Manchester is commonly known as England’s second city. Once a powerhouse of industry, it is now a major cultural hub, famous for its many fantastic nightclubs, extensive libraries and glorious sporting history.
John Rylands Library
One of the world’s finest collections of rare books and manuscripts. 

Everyone is welcome in the library, to study, research the collection, participate in their programme
 or events or simply enjoy how the space makes you feel. 

Manchester Art Gallery 

One of the country’s finest art collections in spectacular Victorian and contemporary surroundings. The gallery’s £35 million transformation has enabled the collection to be presented to visitors in imaginative new ways.
Manchester Cathedral
Piccadilly Garden
Piccadilly Gardens is an open-space area situated in the heart and soul of the city centre. As an accessible gateway to the city, it provides both work and leisure opportunities for a large number of people.

Royale Exchange Theatre
Manchester’s former cotton exchange stages events in the round in architecturally stunning space.

Science and Industry Museum
The Science and Industry Museum in Manchester, England, is a large museum devoted to the development of science, technology and industry with emphasis on the city’s achievements in these fields.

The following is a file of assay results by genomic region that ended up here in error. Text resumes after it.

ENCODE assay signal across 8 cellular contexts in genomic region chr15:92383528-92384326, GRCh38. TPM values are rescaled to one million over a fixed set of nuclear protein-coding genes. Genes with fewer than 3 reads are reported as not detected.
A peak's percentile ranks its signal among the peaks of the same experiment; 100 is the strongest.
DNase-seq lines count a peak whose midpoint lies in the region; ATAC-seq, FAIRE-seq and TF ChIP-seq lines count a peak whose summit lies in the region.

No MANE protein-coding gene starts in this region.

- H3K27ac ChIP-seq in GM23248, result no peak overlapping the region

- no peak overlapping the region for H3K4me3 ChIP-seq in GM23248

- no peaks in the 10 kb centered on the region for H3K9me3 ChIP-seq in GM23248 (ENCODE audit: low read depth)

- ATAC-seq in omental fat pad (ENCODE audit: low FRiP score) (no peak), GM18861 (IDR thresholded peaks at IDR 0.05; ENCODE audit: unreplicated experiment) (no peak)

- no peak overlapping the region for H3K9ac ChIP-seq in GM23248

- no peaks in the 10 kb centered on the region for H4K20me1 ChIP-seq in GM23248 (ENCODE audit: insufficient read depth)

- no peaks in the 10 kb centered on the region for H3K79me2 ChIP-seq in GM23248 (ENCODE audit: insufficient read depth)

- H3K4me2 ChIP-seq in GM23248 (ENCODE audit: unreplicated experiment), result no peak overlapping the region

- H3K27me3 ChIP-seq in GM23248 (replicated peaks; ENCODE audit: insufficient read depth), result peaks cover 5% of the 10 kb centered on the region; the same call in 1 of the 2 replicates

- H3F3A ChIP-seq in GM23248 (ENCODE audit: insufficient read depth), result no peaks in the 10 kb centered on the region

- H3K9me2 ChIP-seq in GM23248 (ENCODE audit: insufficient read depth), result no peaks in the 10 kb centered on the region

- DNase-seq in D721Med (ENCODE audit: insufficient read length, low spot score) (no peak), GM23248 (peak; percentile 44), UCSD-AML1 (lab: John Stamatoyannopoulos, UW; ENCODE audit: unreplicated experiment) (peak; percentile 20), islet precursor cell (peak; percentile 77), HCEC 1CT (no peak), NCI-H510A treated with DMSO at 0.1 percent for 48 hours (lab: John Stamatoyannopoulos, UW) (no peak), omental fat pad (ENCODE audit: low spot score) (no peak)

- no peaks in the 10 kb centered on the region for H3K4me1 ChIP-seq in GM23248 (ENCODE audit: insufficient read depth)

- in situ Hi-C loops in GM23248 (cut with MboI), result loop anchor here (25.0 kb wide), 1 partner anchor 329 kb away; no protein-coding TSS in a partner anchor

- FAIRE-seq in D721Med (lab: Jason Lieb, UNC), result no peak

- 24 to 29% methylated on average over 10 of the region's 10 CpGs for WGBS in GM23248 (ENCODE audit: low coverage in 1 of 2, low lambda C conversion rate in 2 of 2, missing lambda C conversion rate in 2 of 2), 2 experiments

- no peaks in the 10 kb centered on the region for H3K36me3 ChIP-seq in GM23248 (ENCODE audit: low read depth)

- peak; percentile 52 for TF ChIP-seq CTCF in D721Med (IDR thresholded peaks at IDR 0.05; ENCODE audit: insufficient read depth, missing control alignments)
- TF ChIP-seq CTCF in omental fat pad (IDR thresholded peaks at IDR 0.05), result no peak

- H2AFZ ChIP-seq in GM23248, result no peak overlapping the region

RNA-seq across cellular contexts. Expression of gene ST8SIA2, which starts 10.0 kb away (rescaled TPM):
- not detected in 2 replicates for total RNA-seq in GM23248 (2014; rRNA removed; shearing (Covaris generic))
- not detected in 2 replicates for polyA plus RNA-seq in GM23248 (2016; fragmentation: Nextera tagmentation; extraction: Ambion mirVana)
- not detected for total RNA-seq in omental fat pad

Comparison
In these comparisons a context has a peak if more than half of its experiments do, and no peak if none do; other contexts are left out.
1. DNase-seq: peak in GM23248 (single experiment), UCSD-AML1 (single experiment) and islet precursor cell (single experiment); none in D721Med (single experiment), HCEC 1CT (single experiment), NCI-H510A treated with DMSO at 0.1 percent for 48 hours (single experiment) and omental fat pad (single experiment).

The Principal Manchester
With its clock tower and striking Victorian architecture, Principal Manchester is an unmistakable landmark in the city’s skyline. 

Head over to Norther Quarter for breakfast! Northern Quarter is some of the city’s liveliest music venues. 

Creams Cafe 
Huge selection of ice cream, milkshakes, sundaes, crepes and etc. 


Warwick district, administrative and historic country of Warwickshire, central England. Warwick is famous for its magnificent castle and historic charm. The town of Warwick is graced with a wide variety of attractive parks and gardens, both privately and publicly owned.  

Warwick Castle 
Warwick Castle has a chequered history which moves from its construction as a Wooden Motte and Bailey castle by William the Conqueror to a massive stone fortress.
St Mary’s Church 
A glorious view of the tow, surrounding countryside and the Castle can be seen from the top of the tower – well worth climbing the 134 steps to see.